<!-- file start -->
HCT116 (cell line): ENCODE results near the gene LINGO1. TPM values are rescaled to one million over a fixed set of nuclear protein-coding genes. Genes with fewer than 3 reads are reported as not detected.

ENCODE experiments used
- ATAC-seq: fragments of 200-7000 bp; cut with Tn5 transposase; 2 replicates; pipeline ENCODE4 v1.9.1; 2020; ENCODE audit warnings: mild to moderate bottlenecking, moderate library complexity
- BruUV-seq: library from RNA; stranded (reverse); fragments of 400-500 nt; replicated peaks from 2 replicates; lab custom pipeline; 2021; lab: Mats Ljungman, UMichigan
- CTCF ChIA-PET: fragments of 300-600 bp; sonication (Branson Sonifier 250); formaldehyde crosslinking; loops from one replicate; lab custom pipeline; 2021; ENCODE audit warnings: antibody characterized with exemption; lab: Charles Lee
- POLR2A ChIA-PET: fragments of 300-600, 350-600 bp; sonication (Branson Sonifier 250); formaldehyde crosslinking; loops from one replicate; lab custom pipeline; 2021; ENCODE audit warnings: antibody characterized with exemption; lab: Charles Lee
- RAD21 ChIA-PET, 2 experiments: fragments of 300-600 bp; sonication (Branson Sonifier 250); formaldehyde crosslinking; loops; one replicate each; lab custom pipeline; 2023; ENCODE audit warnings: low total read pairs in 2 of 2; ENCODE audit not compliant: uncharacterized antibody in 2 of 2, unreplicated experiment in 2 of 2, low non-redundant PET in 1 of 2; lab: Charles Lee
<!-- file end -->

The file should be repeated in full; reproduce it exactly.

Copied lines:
HCT116 (cell line): ENCODE results near the gene LINGO1. TPM values are rescaled to one million over a fixed set of nuclear protein-coding genes. Genes with fewer than 3 reads are reported as not detected.

ENCODE experiments used
- ATAC-seq: fragments of 200-7000 bp; cut with Tn5 transposase; 2 replicates; pipeline ENCODE4 v1.9.1; 2020; ENCODE audit warnings: mild to moderate bottlenecking, moderate library complexity
- BruUV-seq: library from RNA; stranded (reverse); fragments of 400-500 nt; replicated peaks from 2 replicates; lab custom pipeline; 2021; lab: Mats Ljungman, UMichigan
- CTCF ChIA-PET: fragments of 300-600 bp; sonication (Branson Sonifier 250); formaldehyde crosslinking; loops from one replicate; lab custom pipeline; 2021; ENCODE audit warnings: antibody characterized with exemption; lab: Charles Lee
- POLR2A ChIA-PET: fragments of 300-600, 350-600 bp; sonication (Branson Sonifier 250); formaldehyde crosslinking; loops from one replicate; lab custom pipeline; 2021; ENCODE audit warnings: antibody characterized with exemption; lab: Charles Lee
- RAD21 ChIA-PET, 2 experiments: fragments of 300-600 bp; sonication (Branson Sonifier 250); formaldehyde crosslinking; loops; one replicate each; lab custom pipeline; 2023; ENCODE audit warnings: low total read pairs in 2 of 2; ENCODE audit not compliant: uncharacterized antibody in 2 of 2, unreplicated experiment in 2 of 2, low non-redundant PET in 1 of 2; lab: Charles Lee